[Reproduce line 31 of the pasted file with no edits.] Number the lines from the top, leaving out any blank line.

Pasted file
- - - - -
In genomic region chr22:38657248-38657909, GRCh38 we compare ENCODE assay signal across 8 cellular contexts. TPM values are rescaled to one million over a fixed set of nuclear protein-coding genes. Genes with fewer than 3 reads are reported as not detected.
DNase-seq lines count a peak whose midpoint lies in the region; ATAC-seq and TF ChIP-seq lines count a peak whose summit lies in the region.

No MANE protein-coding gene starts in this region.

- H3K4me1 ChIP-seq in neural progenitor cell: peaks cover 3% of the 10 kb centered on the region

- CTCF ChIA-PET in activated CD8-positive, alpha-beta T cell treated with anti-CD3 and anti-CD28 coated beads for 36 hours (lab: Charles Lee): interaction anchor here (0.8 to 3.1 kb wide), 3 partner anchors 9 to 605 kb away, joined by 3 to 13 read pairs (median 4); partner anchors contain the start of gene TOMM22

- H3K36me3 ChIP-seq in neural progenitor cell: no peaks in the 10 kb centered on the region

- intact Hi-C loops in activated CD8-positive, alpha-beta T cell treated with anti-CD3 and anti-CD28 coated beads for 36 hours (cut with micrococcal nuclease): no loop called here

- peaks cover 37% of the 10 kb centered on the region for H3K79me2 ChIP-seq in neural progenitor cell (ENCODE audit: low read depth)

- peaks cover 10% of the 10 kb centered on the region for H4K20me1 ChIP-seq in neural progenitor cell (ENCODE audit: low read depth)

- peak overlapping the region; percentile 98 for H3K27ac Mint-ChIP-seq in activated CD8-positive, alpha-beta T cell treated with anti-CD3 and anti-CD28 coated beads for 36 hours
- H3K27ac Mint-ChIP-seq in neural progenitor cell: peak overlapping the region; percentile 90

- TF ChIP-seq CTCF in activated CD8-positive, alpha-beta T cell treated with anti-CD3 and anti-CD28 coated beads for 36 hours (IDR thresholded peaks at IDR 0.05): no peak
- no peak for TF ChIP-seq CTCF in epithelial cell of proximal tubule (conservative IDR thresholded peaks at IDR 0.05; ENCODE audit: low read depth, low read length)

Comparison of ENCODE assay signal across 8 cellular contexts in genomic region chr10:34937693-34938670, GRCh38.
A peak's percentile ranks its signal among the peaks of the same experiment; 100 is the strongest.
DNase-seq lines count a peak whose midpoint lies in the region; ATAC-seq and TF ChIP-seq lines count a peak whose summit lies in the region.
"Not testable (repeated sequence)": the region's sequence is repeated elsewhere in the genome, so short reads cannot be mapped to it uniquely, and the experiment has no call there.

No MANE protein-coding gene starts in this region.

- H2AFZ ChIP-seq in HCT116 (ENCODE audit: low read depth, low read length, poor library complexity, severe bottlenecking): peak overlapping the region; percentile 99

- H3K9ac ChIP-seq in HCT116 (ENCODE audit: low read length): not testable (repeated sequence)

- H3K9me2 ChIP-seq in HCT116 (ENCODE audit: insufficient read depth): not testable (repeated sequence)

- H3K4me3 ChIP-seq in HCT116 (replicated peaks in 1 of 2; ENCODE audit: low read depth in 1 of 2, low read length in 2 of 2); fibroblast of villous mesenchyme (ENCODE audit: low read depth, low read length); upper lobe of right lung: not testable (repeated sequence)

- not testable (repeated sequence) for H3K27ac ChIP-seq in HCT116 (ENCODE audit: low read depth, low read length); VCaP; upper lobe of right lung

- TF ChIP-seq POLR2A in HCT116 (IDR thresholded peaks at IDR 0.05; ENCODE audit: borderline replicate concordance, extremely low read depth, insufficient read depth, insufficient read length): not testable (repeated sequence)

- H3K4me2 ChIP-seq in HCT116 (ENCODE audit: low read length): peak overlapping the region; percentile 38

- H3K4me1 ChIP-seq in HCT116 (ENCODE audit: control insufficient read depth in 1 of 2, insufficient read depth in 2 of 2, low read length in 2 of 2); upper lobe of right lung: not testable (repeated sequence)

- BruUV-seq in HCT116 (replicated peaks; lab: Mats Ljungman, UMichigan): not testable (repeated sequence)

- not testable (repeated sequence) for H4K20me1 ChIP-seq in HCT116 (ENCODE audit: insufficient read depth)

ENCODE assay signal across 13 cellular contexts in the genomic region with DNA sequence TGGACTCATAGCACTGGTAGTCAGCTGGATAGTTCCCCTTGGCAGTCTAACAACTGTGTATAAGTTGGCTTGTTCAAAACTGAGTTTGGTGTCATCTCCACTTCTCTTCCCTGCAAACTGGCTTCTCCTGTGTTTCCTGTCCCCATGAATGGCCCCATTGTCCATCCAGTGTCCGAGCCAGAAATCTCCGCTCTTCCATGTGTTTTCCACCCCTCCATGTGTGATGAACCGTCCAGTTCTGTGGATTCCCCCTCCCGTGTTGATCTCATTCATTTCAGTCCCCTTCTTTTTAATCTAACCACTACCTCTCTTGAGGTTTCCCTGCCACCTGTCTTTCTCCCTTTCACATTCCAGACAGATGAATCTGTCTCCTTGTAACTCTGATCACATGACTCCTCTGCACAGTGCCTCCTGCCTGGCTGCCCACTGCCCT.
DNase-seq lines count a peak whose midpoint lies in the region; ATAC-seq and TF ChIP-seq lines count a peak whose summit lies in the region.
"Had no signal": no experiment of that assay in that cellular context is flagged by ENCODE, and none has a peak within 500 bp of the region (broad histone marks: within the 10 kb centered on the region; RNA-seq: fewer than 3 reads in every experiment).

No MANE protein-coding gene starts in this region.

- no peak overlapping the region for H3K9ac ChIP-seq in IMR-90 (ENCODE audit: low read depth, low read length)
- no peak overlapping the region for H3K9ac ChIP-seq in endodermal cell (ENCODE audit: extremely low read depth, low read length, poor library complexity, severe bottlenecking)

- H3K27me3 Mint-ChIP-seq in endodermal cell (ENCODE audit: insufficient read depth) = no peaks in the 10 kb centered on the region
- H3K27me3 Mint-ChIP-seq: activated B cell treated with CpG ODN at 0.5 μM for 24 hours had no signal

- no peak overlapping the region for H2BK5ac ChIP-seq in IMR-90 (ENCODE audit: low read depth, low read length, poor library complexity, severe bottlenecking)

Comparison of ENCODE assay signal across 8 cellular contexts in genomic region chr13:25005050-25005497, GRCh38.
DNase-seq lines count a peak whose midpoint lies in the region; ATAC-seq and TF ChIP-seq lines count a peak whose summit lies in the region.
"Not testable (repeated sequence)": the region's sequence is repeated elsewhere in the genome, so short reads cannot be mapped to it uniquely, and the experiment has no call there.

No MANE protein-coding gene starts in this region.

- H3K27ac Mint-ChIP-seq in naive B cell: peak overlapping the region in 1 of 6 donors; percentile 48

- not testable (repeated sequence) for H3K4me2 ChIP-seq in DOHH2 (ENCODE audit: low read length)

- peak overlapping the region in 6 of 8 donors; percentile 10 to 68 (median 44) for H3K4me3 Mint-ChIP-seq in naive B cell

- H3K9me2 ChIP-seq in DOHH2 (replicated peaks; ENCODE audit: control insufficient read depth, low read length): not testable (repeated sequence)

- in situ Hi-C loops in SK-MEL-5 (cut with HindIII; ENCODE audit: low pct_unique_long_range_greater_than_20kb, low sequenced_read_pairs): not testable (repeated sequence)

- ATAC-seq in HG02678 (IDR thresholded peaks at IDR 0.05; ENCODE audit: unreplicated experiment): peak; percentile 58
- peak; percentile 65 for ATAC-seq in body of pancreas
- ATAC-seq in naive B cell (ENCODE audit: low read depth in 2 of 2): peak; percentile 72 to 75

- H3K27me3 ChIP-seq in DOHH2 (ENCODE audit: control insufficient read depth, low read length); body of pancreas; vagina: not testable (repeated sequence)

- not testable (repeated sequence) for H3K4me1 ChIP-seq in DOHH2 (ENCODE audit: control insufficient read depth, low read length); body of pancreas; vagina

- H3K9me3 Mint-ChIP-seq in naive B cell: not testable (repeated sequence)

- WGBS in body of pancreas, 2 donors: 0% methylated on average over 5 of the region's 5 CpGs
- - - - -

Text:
"Had no signal": no experiment of that assay in that cellular context is flagged by ENCODE, and none has a peak within 500 bp of the region (broad histone marks: within the 10 kb centered on the region; RNA-seq: fewer than 3 reads in every experiment).